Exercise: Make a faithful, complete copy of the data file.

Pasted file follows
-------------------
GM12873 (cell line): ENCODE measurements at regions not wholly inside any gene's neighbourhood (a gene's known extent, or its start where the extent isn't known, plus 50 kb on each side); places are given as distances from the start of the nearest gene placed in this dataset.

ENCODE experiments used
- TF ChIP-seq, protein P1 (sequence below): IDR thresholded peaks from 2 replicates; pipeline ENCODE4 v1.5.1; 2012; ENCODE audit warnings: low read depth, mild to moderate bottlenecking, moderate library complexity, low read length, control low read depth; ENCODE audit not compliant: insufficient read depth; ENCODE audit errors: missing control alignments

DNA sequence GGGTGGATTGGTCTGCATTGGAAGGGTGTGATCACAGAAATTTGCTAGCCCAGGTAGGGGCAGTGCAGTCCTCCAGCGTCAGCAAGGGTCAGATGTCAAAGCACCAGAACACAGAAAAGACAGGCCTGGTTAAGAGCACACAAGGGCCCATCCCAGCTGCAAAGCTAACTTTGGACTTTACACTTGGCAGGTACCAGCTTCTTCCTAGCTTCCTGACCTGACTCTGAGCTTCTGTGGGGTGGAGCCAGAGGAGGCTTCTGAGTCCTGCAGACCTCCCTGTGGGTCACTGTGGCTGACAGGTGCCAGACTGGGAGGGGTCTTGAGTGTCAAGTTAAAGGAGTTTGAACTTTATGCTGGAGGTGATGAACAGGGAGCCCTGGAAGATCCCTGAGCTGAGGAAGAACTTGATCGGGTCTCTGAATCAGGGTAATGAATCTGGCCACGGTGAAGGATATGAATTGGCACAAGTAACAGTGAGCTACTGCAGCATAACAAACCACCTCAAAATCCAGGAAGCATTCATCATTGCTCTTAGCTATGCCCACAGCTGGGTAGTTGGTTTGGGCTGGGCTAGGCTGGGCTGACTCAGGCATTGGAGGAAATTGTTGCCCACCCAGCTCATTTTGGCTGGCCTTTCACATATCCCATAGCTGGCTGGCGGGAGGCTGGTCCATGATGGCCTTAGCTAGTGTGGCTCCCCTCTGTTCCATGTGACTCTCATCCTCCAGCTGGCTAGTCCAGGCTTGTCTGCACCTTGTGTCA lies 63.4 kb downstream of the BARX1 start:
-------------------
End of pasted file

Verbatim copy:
GM12873 (cell line): ENCODE measurements at regions not wholly inside any gene's neighbourhood (a gene's known extent, or its start where the extent isn't known, plus 50 kb on each side); places are given as distances from the start of the nearest gene placed in this dataset.

ENCODE experiments used
- TF ChIP-seq, protein P1 (sequence below): IDR thresholded peaks from 2 replicates; pipeline ENCODE4 v1.5.1; 2012; ENCODE audit warnings: low read depth, mild to moderate bottlenecking, moderate library complexity, low read length, control low read depth; ENCODE audit not compliant: insufficient read depth; ENCODE audit errors: missing control alignments

DNA sequence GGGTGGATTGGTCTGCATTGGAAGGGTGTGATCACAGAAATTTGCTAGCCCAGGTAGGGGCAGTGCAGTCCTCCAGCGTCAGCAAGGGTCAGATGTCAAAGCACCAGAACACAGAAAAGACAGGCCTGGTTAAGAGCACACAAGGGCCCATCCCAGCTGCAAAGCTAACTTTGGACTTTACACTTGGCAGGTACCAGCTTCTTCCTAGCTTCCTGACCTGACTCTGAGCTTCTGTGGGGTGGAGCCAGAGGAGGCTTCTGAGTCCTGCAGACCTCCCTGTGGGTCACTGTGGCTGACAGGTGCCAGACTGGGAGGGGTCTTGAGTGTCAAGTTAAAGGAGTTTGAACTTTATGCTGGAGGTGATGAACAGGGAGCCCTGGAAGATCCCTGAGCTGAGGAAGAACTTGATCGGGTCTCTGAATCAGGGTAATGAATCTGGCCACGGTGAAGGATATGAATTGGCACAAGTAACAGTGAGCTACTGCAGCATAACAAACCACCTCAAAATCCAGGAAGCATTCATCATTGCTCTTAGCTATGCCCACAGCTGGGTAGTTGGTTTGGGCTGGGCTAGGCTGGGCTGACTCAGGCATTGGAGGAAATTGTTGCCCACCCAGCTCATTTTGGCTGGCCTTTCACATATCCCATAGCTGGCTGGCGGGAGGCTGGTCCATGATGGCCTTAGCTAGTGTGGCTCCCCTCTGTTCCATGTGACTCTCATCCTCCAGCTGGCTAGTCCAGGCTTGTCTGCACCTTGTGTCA lies 63.4 kb downstream of the BARX1 start: